Next, lines 310-340 may define device-dependent font information of the font family. For example, family typeface properties such as weight, stretch and style may be assigned values that may apply to the device-dependent font information of the font family. For instance, line 310 illustrates assigning a value of “Bold” to the weight property, a value of “Normal” to the stretch and style properties. Furthermore, a family type face may be declared with an explicit device font name and a list of device metrics for code points supported by the device. For example, the declaration of line 314 defines the device font name as “GillSans ExtraBold (Xerox Phaser 7700DX)” and the declaration of line 316 defines a horizontal width of (0, 0.333, 0) for Unicode 001f. There may be a declaration for each code point supported by the device font such as the declarations of lines 316-336.

Besides defining device-dependent font information of a font family, a device composite font may also define device-independent font information for the font family that may include font information for code points unsupported by the device. For example, the declaration of line 342 defines a family map for any code points unsupported by the device font so that any code point that are not defined in the device-dependent font information for the device font may be mapped to the target font type named “Arial Black.” Thus, code points that may be unsupported by a device font may be used by an executable for output on other devices such as a display. In this way, a device composite font file may be both device-independent as well as available for use with documents that may be formatted using a device-dependent font.

In addition to authoring a device composite font file, a software tool may be automatically run when a device driver may be installed and the software tool may use the device font metrics from the device driver to generate a device composite font file that may be augmented with other code points desired that may not be supported by the device driver. Once created, a device composite font file may be stored along with other font files and may appear in font lists displayed by a menu of a graphical user interface. As may be appreciated by those skilled in the art, there may be one device composite font file for each font that a device may support. In other embodiments, there may be several fonts included in a device composite font file that one or more devices may support.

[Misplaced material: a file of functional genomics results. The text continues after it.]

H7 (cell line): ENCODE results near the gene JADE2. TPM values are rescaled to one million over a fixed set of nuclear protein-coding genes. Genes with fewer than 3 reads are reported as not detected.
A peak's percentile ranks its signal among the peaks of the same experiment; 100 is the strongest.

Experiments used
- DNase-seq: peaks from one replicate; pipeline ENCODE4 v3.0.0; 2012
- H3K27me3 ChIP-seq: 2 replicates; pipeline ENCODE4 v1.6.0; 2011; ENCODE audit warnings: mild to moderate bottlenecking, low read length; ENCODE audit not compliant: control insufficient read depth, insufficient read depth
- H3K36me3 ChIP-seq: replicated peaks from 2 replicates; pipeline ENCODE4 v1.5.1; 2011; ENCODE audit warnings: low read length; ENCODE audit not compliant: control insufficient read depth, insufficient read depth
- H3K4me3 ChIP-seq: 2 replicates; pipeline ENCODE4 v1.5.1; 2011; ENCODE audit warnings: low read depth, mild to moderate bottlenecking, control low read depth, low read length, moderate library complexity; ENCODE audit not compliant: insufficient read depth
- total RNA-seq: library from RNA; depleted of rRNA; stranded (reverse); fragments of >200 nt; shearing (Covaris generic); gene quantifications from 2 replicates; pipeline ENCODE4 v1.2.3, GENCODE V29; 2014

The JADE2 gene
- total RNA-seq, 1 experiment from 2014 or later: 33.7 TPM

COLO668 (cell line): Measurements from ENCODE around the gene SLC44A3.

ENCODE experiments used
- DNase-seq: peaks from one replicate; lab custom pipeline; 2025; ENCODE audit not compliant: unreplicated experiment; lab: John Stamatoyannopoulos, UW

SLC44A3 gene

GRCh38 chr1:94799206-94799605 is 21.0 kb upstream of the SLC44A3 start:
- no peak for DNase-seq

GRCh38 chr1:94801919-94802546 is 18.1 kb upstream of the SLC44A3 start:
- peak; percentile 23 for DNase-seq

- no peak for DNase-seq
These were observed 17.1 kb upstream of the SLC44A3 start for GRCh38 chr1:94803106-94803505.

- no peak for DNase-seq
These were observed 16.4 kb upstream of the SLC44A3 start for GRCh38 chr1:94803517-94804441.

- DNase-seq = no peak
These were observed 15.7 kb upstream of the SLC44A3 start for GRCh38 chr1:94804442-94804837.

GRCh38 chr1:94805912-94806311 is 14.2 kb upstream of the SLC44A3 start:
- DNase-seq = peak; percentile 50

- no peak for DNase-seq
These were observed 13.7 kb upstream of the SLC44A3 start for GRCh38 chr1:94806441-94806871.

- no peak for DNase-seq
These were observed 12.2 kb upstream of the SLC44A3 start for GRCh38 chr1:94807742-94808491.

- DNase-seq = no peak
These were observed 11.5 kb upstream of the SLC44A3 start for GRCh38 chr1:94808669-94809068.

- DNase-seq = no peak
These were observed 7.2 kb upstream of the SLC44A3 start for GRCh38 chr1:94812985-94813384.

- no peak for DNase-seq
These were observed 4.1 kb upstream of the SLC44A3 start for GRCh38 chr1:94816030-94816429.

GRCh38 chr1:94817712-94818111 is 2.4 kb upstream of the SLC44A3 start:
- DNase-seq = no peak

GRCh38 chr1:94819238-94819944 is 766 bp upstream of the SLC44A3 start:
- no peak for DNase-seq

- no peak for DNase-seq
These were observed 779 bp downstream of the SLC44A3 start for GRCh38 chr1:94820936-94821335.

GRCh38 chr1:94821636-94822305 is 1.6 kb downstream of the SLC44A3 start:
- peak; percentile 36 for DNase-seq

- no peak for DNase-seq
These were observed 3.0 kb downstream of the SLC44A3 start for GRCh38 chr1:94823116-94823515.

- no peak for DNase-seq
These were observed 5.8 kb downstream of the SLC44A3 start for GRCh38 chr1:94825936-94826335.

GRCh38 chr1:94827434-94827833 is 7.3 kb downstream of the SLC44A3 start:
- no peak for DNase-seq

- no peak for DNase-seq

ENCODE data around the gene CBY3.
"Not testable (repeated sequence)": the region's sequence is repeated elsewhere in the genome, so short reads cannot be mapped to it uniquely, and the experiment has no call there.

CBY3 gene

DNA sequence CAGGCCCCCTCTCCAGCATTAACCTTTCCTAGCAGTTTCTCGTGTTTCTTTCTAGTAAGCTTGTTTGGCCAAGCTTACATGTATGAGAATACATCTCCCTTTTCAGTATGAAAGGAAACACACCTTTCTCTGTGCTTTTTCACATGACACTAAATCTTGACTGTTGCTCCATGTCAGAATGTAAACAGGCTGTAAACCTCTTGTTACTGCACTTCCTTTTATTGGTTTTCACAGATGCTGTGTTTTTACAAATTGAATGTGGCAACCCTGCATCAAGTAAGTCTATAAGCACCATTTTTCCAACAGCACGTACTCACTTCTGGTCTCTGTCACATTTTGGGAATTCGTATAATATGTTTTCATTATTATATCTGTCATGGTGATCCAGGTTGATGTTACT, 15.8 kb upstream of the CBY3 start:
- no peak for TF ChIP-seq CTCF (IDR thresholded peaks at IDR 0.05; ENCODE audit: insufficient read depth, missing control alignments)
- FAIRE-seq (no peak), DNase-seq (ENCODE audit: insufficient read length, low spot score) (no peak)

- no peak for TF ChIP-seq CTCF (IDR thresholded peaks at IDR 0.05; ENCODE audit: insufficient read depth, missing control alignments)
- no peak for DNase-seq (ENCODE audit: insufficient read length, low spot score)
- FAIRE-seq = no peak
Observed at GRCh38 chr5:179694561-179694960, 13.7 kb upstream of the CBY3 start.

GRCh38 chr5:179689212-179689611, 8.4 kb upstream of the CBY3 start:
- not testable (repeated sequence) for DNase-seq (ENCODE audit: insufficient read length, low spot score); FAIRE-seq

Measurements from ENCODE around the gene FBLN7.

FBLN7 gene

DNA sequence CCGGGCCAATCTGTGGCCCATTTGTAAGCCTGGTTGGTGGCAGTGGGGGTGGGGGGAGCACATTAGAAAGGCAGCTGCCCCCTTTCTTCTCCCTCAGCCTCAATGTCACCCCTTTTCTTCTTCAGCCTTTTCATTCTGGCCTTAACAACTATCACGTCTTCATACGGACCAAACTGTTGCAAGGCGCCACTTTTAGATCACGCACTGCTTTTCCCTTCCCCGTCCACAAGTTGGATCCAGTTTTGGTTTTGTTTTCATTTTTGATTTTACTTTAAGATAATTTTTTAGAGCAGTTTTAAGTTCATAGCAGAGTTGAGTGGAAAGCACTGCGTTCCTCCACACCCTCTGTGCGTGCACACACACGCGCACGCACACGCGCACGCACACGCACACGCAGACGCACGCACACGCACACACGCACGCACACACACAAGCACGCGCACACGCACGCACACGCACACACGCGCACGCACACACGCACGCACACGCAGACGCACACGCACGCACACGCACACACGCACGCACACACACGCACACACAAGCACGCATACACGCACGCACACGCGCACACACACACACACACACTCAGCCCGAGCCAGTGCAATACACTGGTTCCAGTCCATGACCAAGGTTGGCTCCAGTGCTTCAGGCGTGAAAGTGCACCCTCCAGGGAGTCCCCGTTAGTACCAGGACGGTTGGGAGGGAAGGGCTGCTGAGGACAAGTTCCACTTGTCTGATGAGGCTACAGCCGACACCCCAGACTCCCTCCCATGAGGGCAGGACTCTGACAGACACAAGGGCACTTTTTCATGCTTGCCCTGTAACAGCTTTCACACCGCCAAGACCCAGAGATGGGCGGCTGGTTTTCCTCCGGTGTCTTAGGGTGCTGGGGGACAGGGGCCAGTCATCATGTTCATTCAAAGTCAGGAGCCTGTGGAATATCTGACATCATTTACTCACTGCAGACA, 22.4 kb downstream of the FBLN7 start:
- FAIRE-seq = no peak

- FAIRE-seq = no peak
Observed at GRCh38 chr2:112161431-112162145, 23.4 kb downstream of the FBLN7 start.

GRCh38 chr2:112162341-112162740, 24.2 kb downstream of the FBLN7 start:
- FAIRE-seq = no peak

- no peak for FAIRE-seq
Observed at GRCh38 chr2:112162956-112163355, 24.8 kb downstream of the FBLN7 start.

FIG. 4 presents a flowchart generally representing exemplary steps undertaken in one embodiment for using a device-dependent font in a graphical display interface. Those skilled in the art will appreciate that an implementation may choose to perform these steps in a different order or may choose to perform only some of these steps for purposes of efficiency or flexibility, while achieving the same effect and without departing from the scope of the present invention. At step 402 a font resource may be associated with text. In one embodiment, a device composite font file may be associated with the text by an executable such as a text editor operably coupled to the font file. For example, the editor may have a menu item for selecting a font from a list of available fonts. The font name may include the printer name as part of the font name so that a user may then create or associate text with this device font that will look best when printed on the named printer.

At step 404, a request may be sent to output the text on an output device. An executable, for instance, may send a request to the operating system to output the text on an output device. In one embodiment, the executable may request that the text to be output on a display. In another embodiment, the executable may request that the text be output on a printer. At step 406, each character of the text may be converted to a character code and an associated glyph. In one embodiment, a glyph generator such as glyph generator 208 may access a device composite font file to convert a character stream of text into a glyph run that may include code points, measurements and drawing instructions for arrangement of glyphs on an output device.

At step 408, it may be determined whether the glyph run only includes character codes supported by the output device. For example, the device dependent font information may specify the fonts supported by the selected output device and the character codes in the glyph run generated from the text may be determined to include only code points that are specified in the device dependent font information of a device composite font file. In one embodiment, the device font name may be included in a glyph run that may only include code points that are specified in the device dependent font information of a device composite font file.